I was really energized by the conversation and went off to reflect on how my life was going. The results were eye-opening, to say the least.
The truth was that my life was nowhere near where I expected to be.
I am glad that my mentor was willing to help me find the truth, no matter how painful it was.
Life was pretty good back when I was 25
I started thinking about what my life was like when I was 25 years old.
I was an Army Officer assigned to the 82d Airborne Division at Fort Bragg, NC, married to my college sweetheart, and ready to take on the world.
We did not have any kids — you would arrive later.
I loved my job. It was a lot of fun jumping out of airplanes.
I was in great shape — you do a lot of physical training in the 82d.
We lived in a small condo I owned and we had plenty of money since both of us worked at the time. Life was good.
Back then I did not think much about the future. But if I did I never would have guessed what my life would be like in 2018.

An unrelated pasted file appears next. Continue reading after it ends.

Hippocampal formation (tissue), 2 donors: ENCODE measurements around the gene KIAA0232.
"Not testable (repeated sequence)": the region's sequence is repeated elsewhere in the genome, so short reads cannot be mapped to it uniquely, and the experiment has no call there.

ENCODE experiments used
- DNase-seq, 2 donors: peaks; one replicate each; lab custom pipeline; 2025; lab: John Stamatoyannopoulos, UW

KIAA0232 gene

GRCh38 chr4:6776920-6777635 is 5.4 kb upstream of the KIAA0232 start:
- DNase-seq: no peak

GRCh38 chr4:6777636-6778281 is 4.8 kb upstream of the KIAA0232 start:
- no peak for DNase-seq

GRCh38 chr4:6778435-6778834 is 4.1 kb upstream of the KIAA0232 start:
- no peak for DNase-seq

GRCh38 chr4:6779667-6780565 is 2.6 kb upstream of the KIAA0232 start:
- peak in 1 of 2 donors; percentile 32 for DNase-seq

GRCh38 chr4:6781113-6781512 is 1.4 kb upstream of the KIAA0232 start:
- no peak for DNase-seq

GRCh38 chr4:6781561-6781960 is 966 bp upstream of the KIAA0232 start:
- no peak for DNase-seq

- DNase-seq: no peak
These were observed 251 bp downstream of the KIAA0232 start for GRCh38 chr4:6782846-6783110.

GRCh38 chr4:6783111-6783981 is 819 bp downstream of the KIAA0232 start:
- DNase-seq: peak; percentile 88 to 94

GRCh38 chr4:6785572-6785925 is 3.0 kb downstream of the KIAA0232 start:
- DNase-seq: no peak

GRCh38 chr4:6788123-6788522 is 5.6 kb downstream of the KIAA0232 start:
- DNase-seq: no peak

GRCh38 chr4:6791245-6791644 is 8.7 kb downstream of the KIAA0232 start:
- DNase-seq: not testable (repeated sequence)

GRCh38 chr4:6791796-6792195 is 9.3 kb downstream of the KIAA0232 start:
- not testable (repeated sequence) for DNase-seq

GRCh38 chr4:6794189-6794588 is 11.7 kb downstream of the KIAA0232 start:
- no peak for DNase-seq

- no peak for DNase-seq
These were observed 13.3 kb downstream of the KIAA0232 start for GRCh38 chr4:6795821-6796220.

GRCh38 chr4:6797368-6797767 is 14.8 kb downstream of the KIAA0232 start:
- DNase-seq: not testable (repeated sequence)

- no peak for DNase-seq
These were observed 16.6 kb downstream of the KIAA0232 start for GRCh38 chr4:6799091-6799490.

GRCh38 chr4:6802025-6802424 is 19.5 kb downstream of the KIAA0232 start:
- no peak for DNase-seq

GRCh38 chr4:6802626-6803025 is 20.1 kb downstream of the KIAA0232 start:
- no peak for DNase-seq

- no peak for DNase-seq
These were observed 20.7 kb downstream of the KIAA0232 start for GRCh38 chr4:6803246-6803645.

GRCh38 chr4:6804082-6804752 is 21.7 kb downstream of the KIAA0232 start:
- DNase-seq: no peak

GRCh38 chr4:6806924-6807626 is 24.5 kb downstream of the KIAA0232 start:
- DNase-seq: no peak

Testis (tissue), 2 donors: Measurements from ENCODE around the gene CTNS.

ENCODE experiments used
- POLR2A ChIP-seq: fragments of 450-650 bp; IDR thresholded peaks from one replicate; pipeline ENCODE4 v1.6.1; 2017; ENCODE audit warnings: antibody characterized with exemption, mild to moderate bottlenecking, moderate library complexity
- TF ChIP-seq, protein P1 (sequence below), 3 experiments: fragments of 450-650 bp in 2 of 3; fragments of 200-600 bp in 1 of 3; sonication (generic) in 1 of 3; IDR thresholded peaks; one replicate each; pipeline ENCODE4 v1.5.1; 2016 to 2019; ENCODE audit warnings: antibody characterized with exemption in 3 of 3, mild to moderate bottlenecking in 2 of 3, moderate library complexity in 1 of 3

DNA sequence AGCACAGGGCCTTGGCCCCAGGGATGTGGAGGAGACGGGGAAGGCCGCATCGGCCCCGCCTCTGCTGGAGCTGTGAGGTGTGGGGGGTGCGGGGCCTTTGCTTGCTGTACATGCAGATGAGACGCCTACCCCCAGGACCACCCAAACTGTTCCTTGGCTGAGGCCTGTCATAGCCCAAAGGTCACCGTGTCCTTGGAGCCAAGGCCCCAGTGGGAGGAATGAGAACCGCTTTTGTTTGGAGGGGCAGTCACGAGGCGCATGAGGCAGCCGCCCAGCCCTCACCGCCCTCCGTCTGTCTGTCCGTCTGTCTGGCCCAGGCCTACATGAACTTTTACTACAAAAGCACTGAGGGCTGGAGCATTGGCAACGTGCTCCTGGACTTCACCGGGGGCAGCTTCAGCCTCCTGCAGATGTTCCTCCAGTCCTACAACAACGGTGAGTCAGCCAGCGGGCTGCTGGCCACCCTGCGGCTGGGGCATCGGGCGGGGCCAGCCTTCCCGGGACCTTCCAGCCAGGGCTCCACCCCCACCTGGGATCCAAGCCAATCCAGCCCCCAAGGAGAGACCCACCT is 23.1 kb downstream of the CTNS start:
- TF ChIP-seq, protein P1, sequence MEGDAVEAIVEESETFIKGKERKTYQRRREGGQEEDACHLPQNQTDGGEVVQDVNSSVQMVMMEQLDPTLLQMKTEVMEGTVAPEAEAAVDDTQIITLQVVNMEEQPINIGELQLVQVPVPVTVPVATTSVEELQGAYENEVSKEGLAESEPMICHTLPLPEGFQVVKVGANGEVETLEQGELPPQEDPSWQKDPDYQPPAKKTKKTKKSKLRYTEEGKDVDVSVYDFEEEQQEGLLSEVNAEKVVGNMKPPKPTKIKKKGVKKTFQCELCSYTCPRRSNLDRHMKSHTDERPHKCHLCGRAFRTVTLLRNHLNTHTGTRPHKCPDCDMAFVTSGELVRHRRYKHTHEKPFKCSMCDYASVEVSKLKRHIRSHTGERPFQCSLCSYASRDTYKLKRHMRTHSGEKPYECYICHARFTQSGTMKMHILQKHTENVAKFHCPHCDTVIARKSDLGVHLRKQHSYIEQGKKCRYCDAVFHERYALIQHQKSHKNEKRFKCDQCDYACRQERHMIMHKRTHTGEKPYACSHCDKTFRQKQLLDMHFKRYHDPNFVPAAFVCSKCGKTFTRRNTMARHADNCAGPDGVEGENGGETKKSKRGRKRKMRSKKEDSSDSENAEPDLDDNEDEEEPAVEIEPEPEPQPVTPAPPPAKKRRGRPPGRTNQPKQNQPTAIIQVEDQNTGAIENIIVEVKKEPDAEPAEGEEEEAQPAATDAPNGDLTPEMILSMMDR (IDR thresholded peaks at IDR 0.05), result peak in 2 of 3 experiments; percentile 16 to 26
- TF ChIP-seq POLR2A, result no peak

I am much different than my younger self
If you were to ask me in 1993 what my life would look like now I would have guessed wrong by a long shot.
I probably would have said that we live a nice house with a couple of great kids. I would have a good job and receive a decent military retirement check after a long career. Life would be pretty easy. Almost none of that came true.
Patty and I have two great kids. But, the rest is different.
We went through a nasty divorce several years ago. I will not elaborate about the reasons why here. It would not be appropriate.